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If the with statement in Javascript creates a new scope, shouldn't clicking on the links show a different x which are in different scopes? It doesn't...

<a href="#" id="link1">ha link 1</a>
<a href="#" id="link2">ha link 2</a>
<a href="#" id="link3">ha link 3</a>
<a href="#" id="link4">ha link 4</a>
<a href="#" id="link5">ha link 5</a>


<script type="text/javascript">

    for (i = 1; i <= 5; i++) {

        with({foo:"bar"}) {
            var x = i;
            document.getElementById('link' + i).onclick = function() { alert(x); return false; }
        }

    }

</script>
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1  
with is not one of the good parts for a reason. –  Sky Sanders Apr 30 '10 at 7:50

1 Answer 1

up vote 27 down vote accepted

The with statement doesn't creates a full new lexical scope, it just introduces an object in front of the scope chain, for example, if you capture the i variable, it will work:

for (var i = 1; i <= 5; i++) {
  with({x:i}) {
    document.getElementById('link' + i).onclick = function() {
      alert(x);
      return false;
    };
  }
}

Let me try to explain it better with another example:

var x = 10, y = 10;   // Step 1

with ({x: 20}) {      // Step 2

  var x = 30, y = 30; // Step 3

  alert(x); // 30
  alert(y); // 30
}

alert(x); // 10
alert(y); // 30

In the Step 1, the x and y variables are declared and they are part of the first object in the scope chain, the global object.

In the Step 2, a new object ({x:20}) is introduced into the scope chain by the with statement, now the scope chain looks something like this:

   ________              ________
  | x = 10 | <--------- | x = 20 |
  | y = 10 |             ¯¯¯¯¯¯¯¯¯
   ¯¯¯¯¯¯¯¯ 

In the Step 3, another var statement is executed, but it has no effect because as I said before, only functions create a full lexical scope.

The var statement has no effect, but the assignment has, so when the x variable is resolved, is reached on the first object on the scope chain, the one we introduced using with.

The y identifier is resolved also, but it is not found on the first object in the chain, so the lookup continues up, and finds it on the last object, the scope chain after the assignments looks like this:

   ________              ________
  | x = 10 | <--------- | x = 30 |
  | y = 30 |             ¯¯¯¯¯¯¯¯¯
   ¯¯¯¯¯¯¯¯ 

When the with statement ends, the scope chain is finally restored:

   ________ 
  | x = 10 |
  | y = 30 |
   ¯¯¯¯¯¯¯¯ 

Edit: Let me expand a little bit and talk about functions.

When a function is created its current parent scope is bound, for example:

var fn;
// augment scope chain
with ({foo: "bar"}) {
  fn = function () { // create function
    return foo;
  };
}​​
// restored scope chain
fn(); // "bar", foo is still accessible inside fn

A new lexical scope is created and added to the scope chain when the function is executed.

Basically all identifiers (names) of function arguments, variables declared with var and functions declared with the function statement, are bound as properties of a new object created behind the scenes, just before the function itself executes (when controls enters this new execution context).

This object is not accessible through code, is called the Variable Object, for example:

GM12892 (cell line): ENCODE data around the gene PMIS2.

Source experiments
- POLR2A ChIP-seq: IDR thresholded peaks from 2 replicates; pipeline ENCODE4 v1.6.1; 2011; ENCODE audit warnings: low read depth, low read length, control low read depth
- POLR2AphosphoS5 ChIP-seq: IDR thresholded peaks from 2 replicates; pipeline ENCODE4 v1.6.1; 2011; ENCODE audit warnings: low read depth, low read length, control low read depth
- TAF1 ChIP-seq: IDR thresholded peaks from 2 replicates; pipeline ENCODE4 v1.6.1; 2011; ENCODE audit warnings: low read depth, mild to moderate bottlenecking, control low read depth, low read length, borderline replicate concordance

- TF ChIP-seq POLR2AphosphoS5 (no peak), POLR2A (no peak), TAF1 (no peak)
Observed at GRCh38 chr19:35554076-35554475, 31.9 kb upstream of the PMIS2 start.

var x = 10, y = 10;   // Step 1

(function () {        // Step 2
  var x, y; 

  x = 30;             // Step 4
  y = 30; 

  alert(x); // 30
  alert(y); // 30
})();                 // Step 3

alert(x); // 10       // Step 5
alert(y); // 10

In the Step 1, again as in my first example, the x and y variables are declared and they are part of the first object in the scope chain, the global object.

In the Step 2, a new function object is created, the parent scope is stored in this moment, into the [[Scope]] of that function, containing now x and y.

In the Step 3, the function is invoked, starting the Variable Instantiation process, which creates a new object in the scope chain, containing the locally scoped x and y variables declared inside this new function, the scope chain at this moment looks like this:

  parent scope           Variable Object
   ________              _______________
  | x = 10 | <--------- | x = undefined |
  | y = 10 |            | y = undefined | 
   ¯¯¯¯¯¯¯¯              ¯¯¯¯¯¯¯¯¯¯¯¯¯¯¯ 

Then in the Step 4, the assignment of x and y is done, but since the new lexical scope has been created, it doesn't affect the outer values.

  parent scope           Variable Object
   ________              ________
  | x = 10 | <--------- | x = 30 |
  | y = 10 |            | y = 30 | 
   ¯¯¯¯¯¯¯¯              ¯¯¯¯¯¯¯¯ 

And finally, in the Step 5, the function ends and the scope chain is restored to its original state.

   ________ 
  | x = 10 |
  | y = 10 |
   ¯¯¯¯¯¯¯¯ 

Recommended lectures:

share|improve this answer
    
so closure will contain this "object" as the top most scope? Is this sort of a hybrid scope chain... or is this just a normal scope chain? so if we have nested "with" and invoking anonymous functions inside these nested "with", then we can have a scope chain that looks like "scope, scope, scope, scope, object, scope, object, scope, object, scope"? (the last scope is the top most scope) –  動靜能量 Apr 30 '10 at 7:32
    
@Jian Lin: I've extended my answer to talk about functions, and how the new lexical scope is created. –  CMS Apr 30 '10 at 23:21

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